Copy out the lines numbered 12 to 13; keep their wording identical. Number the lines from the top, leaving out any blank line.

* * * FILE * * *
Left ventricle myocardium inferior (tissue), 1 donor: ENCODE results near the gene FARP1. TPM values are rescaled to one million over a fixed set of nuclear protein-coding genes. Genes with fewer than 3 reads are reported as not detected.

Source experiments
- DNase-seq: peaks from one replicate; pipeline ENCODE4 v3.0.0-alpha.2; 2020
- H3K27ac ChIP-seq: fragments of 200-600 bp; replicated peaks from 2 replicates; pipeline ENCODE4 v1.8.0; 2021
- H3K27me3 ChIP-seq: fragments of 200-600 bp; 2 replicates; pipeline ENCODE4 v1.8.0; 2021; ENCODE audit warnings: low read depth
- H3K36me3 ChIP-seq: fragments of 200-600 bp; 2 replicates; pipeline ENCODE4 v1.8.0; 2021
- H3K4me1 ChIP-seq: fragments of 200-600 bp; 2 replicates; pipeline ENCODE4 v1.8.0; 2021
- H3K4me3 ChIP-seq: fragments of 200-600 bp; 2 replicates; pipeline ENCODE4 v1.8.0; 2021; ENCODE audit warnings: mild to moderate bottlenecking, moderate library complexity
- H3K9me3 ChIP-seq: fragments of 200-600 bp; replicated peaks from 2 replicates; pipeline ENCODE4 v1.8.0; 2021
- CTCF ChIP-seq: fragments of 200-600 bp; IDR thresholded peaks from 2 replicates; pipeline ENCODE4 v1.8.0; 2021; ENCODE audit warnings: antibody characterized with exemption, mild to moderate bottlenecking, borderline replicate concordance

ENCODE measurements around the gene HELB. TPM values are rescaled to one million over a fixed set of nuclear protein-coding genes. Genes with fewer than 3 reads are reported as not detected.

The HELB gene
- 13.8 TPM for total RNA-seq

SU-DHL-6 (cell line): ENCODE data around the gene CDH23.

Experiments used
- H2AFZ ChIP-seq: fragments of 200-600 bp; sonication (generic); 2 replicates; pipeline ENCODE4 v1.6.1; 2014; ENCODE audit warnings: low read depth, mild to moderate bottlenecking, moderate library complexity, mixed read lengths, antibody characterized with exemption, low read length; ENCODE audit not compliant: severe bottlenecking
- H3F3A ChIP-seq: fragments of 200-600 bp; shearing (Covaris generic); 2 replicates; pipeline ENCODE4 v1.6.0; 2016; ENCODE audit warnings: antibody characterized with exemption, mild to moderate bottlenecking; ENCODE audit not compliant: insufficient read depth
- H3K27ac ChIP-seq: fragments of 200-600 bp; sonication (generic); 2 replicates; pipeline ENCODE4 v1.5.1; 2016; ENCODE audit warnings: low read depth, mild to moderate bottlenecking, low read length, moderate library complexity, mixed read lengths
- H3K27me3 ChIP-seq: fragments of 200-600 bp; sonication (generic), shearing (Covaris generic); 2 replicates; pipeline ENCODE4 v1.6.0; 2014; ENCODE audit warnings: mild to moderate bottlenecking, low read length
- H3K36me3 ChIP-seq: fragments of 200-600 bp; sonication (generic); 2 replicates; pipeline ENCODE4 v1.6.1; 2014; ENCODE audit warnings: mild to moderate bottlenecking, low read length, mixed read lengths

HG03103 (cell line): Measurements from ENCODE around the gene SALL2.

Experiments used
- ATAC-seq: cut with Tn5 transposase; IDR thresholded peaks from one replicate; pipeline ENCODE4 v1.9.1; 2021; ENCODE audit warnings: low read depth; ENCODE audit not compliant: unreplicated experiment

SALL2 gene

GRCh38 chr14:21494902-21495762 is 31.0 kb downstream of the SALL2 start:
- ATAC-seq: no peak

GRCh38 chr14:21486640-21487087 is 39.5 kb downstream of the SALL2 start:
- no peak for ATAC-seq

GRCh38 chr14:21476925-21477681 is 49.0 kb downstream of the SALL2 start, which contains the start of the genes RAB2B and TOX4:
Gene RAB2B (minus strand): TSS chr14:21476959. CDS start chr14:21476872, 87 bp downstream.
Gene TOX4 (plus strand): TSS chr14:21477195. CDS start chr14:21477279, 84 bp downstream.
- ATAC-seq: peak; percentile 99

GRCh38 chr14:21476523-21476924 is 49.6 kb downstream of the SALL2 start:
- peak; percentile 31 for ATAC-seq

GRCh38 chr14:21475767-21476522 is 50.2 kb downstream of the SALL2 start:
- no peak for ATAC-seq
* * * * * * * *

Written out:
The HELB gene
- 13.8 TPM for total RNA-seq